system has in effect abrogated all responsibility for the moral life of
the nation, and given the pornographers free rein.

We should perhaps take a lesson from America, where pornography is
protected by liberal judges who imagine it to be a constitutional
freedom. The result is a culture in which sexual licence and sexual
litigiousness flourish side by side. American women are now
increasingly suspicious of men, and disposed to sue them at the first
opportunity for abuse, harassment and date-rape. For when men see sex
in the way that pornography encourages, women are deprived of their
most important weapon. They can no longer make a gift of themselves,
since their sexuality has in effect been stolen from them and made
available on the screen, as an impersonal commodity.

This reduction of sexuality to a consumer product jeopardises many of
the things that give a woman confidence in her sexual feelings: love,
commitment, marriage, and a responsible father to her children. The
fury of the American feminist conveys the heartbroken recognition that
female sexuality has been deprived of its natural goal and its social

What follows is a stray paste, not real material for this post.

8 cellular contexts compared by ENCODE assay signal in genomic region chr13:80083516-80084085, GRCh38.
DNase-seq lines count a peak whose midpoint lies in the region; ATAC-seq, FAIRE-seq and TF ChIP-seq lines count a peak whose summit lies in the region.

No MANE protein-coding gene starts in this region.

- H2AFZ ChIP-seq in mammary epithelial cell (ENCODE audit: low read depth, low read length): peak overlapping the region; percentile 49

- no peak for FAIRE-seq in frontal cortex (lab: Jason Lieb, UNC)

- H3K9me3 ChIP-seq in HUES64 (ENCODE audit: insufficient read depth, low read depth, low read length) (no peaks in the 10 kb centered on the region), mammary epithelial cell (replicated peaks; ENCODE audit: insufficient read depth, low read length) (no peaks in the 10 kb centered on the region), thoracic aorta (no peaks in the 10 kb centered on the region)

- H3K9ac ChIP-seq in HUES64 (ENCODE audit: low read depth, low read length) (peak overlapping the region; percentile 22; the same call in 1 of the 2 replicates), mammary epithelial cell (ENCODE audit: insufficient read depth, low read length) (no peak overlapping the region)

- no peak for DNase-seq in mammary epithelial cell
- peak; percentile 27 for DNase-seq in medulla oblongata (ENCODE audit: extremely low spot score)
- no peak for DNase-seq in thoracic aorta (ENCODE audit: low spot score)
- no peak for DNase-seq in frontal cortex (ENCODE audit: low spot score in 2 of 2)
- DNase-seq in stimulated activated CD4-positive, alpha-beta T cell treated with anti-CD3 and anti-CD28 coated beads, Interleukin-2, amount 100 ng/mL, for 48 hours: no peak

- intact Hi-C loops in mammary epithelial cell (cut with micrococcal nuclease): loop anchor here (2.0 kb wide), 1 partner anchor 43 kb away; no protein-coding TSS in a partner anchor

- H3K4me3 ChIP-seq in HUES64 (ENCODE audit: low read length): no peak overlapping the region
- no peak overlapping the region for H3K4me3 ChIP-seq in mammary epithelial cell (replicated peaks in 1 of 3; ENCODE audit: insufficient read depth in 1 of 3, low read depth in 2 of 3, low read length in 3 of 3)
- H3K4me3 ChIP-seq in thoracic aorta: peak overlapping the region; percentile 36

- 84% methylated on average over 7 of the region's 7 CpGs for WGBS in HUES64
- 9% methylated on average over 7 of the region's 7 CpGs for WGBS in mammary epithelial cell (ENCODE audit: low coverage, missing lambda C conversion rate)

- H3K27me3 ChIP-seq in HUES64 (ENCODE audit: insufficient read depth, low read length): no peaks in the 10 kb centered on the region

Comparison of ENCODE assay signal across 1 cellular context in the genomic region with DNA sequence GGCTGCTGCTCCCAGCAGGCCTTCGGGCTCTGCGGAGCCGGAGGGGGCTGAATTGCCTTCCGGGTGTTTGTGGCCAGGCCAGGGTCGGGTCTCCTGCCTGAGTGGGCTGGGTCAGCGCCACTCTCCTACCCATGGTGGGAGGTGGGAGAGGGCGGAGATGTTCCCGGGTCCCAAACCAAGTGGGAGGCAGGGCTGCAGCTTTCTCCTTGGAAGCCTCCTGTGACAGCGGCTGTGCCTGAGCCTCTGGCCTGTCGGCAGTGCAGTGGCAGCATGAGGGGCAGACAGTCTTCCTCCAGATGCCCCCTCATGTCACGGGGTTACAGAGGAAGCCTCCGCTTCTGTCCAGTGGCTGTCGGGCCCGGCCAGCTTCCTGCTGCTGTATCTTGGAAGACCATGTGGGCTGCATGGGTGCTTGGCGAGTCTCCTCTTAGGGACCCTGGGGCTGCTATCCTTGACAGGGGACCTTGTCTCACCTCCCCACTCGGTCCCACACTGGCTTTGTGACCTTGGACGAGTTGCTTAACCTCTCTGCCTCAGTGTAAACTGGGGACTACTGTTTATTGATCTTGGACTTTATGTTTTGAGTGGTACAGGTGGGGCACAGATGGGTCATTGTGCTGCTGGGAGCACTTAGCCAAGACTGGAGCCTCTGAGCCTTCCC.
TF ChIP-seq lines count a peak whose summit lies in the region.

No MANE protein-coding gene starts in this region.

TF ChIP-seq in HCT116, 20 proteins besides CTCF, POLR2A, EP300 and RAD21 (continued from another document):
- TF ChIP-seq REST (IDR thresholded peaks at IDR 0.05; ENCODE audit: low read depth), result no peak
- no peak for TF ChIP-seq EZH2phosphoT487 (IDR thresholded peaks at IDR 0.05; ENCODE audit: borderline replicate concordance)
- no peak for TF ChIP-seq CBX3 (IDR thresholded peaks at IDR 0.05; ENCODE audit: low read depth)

The result of this, as anybody who has taught in an American University
- as I have - will know, has been a collapse of trust between the
sexes. Young American women are taught that sex is no different from
chocolate or marijuana: a form of quick fix that is fine if your
metabolism can take it. At the same time they are told that men are all
rapists, and that men have no desire to receive as a gift what they can
take by force or trickery. The resulting hatred of men is also a fear
of men - a fear most of all of the demeaning attitude to female
sexuality, which makes every woman into a piece of hydraulic machinery,
and which assumes a right to possess without the duty to cherish.

The only member of the Video Appeals Committee who voted against the
explicit videos that are now to be sold in our shops was Nina Bawden, a
writer of children's books, someone with a professional commitment to
the old idea of childhood, as a condition of innocent unreadiness.

It is surely no accident that the growth of the pornography industry
has coincided with a widespread public alarm at paedophilia. Both are
assaults on innocence. Both undermine the process whereby sexual
feeling accumulates until it can be released as love. Both replace
erotic desire - the desire for another as an individual - with a
generalised titillation. And both are ways of demoralising the sexual
act. Indeed, pornography is the most effective way to recruit children
to the world of lust, and part of the standard equipment of the

At the same time, such is the tyranny of the liberal world-view that
people are reluctant to say that pornography is as damaging to adults
as paedophilia is to children. Having come so far along the path of
permissiveness, people think, how can we resist the next stage of it?
What people ought to recognise, however, is that pornography is itself
the damage. That people are encouraged to see sex as a spectator sport,
with no real costs to the participants, is exactly what we should